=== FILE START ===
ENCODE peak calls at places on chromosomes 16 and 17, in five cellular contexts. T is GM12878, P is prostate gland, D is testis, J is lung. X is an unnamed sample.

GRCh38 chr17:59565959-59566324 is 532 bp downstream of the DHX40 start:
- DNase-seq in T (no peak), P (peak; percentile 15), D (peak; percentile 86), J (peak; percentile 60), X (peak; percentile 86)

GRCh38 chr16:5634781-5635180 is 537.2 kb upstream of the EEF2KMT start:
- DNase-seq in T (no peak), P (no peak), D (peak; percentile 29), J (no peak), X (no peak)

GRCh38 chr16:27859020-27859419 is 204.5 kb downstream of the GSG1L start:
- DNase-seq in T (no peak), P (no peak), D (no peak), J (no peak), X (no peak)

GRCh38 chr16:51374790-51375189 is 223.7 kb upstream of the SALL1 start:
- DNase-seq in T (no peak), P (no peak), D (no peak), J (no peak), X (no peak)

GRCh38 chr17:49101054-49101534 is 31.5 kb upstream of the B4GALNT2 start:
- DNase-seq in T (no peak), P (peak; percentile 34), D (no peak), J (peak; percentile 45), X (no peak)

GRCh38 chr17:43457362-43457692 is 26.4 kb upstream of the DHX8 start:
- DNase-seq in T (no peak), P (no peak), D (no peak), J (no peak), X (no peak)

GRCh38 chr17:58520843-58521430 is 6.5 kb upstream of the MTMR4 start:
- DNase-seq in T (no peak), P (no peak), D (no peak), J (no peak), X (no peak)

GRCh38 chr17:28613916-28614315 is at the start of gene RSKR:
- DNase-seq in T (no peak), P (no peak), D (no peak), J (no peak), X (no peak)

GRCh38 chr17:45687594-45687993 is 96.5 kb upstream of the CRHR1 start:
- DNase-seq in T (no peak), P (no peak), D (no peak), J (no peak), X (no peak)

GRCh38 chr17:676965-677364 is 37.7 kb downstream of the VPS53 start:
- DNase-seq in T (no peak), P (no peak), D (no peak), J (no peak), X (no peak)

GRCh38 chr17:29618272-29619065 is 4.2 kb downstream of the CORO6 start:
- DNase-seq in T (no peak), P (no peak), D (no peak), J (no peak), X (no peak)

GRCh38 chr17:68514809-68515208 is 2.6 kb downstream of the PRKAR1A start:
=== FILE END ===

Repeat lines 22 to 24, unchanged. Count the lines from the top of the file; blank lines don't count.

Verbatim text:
GRCh38 chr17:29618272-29619065 is 4.2 kb downstream of the CORO6 start:
- DNase-seq in T (no peak), P (no peak), D (no peak), J (no peak), X (no peak)

GRCh38 chr17:68514809-68515208 is 2.6 kb downstream of the PRKAR1A start: